Russia, China To Coordinate On Middle East, North Africa Issues

Russia and China have agreed to work together in addressing issues related to the ongoing popular uprisings in some countries in the Middle east and North Africa, Russian Foreign Minister Sergei Lavrov said after a meeting with his Chinese counterpart Yang Jiechi in Moscow on Friday.

"We have agreed to coordinate our actions using the abilities of both states in order to assist the earliest stabilization and prevention of the further negative unpredictable consequences there," Lavrov said at a joint news conference with Yang Jiechi after their meeting.

The Russian Foreign Minister said the positions of Moscow and Beijing, as well as the United Nations, are based on the principle that "every nation should determine its future independently without outside interference."

Regarding reports that the NATO was preparing for a ground operation in Libya, Lavrov said Moscow will oppose such a move if it is tabled in the UN Security Council (UNSC) for approval. He stressed that the UN resolution that allowed the NATO-led intervention in Libya "directly and unequivocally rules out" ground operations.

Lavrov also criticized the Libya Contact Group for taking sides with the rebels fighting the regime of Col. Moammar Qadhafi in Libya. The group, made up of 22 countries and six international organizations, had agreed on Thursday at a meeting held in Rome to make available a temporary fund of $250 million immediately for providing non-military assistance to the Libyan rebels.

Lavrov said that the contact group "is increasing its efforts to take on the leading role in determining the policy of the international community in relation to Libya," and cautioned that the group "should not seek to replace the UN Security Council, and it should not take sides."

"We proceed from the position that the informal contact group comprises responsible states and that all of them ratified the U.N. Charter and are required to respect the authority of the Security Council," he added.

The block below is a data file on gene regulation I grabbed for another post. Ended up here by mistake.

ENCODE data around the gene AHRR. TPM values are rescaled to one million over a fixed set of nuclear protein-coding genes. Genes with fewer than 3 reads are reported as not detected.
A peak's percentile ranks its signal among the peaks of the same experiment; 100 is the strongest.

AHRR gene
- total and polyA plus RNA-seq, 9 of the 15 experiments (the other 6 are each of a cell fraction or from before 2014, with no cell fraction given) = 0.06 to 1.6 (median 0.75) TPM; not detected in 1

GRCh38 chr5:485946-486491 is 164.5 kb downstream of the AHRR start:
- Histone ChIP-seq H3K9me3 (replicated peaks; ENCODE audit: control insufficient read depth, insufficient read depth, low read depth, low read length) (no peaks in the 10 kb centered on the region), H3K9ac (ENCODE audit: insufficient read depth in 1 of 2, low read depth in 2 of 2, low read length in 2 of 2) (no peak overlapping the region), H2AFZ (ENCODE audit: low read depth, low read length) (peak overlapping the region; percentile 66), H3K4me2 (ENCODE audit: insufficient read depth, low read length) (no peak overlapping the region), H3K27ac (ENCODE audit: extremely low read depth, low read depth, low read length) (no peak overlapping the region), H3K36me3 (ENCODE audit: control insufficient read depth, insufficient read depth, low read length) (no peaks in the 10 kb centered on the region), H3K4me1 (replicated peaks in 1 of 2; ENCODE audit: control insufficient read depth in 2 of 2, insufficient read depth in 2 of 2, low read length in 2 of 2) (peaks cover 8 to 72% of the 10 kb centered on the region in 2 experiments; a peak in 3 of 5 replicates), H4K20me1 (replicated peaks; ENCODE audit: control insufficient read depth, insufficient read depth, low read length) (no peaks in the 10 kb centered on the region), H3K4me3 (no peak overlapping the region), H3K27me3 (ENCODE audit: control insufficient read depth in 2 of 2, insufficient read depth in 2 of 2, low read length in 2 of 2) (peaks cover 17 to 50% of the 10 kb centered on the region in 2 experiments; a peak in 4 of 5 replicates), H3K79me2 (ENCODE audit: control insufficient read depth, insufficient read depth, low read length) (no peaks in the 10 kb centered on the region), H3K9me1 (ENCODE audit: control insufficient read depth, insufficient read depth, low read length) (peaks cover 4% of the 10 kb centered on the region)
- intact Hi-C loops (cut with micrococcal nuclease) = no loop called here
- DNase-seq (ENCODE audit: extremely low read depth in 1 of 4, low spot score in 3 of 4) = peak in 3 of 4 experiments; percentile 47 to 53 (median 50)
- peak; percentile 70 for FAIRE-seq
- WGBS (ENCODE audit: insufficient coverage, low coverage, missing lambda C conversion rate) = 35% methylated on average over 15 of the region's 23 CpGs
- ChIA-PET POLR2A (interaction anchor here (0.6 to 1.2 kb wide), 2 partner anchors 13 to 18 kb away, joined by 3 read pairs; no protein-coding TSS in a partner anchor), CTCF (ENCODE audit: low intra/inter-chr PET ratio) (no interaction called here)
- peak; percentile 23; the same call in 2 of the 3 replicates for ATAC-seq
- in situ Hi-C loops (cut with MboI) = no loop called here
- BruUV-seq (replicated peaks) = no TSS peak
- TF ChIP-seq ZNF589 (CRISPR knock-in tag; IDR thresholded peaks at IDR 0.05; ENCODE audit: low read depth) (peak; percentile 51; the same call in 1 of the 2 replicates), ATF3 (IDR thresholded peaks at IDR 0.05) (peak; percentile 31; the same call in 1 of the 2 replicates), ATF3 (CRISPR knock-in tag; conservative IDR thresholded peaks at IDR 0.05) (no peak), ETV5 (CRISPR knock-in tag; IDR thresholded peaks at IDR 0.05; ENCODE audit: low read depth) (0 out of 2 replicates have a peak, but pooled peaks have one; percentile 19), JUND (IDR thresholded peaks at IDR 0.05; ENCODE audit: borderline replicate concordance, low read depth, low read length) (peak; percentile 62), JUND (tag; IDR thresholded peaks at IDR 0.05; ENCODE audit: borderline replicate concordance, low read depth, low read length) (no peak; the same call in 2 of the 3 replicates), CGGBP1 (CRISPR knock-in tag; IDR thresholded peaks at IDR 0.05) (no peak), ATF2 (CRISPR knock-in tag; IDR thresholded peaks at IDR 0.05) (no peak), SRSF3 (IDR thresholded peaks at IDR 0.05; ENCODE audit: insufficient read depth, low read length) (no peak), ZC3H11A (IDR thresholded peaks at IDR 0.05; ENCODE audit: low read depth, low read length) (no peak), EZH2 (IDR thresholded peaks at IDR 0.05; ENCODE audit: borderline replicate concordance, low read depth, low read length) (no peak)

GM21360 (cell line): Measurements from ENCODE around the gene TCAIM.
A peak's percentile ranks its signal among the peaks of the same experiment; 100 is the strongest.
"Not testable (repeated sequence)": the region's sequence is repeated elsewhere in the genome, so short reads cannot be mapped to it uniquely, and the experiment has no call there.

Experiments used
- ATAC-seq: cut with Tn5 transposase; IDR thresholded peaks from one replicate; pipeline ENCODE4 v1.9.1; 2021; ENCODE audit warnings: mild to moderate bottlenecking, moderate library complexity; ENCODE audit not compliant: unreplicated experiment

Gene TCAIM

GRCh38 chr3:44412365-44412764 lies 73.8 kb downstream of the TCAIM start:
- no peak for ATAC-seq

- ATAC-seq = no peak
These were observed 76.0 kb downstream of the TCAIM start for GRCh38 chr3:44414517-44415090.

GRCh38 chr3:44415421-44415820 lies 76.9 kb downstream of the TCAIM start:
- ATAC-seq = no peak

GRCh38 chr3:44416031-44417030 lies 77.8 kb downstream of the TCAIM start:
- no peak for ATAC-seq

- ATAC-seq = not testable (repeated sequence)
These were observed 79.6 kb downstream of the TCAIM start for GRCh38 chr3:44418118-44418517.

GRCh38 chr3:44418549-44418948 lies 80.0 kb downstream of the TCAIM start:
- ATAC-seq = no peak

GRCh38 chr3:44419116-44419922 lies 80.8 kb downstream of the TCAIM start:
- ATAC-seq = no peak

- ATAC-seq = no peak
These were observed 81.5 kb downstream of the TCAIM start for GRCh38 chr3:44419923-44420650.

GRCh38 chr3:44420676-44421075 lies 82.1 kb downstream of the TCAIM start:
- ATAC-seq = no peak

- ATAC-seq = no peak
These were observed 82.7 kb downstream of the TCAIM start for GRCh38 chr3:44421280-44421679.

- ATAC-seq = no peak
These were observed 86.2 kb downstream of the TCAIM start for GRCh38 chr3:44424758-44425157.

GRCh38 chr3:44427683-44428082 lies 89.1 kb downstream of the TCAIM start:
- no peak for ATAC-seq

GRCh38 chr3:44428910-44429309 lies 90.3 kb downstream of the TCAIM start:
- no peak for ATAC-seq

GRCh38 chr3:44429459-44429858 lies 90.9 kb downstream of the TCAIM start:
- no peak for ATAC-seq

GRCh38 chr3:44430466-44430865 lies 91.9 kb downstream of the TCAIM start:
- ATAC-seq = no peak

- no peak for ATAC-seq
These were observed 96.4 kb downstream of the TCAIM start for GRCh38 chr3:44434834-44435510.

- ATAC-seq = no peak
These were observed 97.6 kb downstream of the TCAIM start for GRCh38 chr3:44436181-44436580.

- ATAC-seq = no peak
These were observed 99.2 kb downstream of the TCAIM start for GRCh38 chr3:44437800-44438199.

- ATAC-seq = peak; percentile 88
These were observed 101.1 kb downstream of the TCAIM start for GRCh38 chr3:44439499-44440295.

The Chinese Foreign Minister also expressed similar sentiments, and called for an immediate halt to the ongoing hostilities in Libya for preventing "a great humanitarian catastrophe." He said that China was also opposed to any ground military campaign in Libya and was deeply concerned by the current situation in the north African country.

Yang added that said the "sovereignty, independence and unity of Libya must be respected. People of all countries of the world have the right to choose their path of development."

The developments come amid an ongoing NATO-led international military operation aimed at enforcing a UN-mandated no-fly zone over Libya and protect civilians from attacks by forces loyal to Qadhafi.

The NATO-led operation has also assisted the Libyan rebels in their fight against the autocratic regime of Qadhafi. The rebels have been urging the NATO in recent weeks to intensify its operations in the wake of the brutal shelling of civilian areas in the cities of Misrata and Ajdabiya by pro-Qadhafi forces.

China and Russia had abstained from voting on the UN resolution that authorized the international military operation in Libya. The two nations have often opposed the use of force against a sovereign country in the past, saying that such action would set a dangerous precedent.

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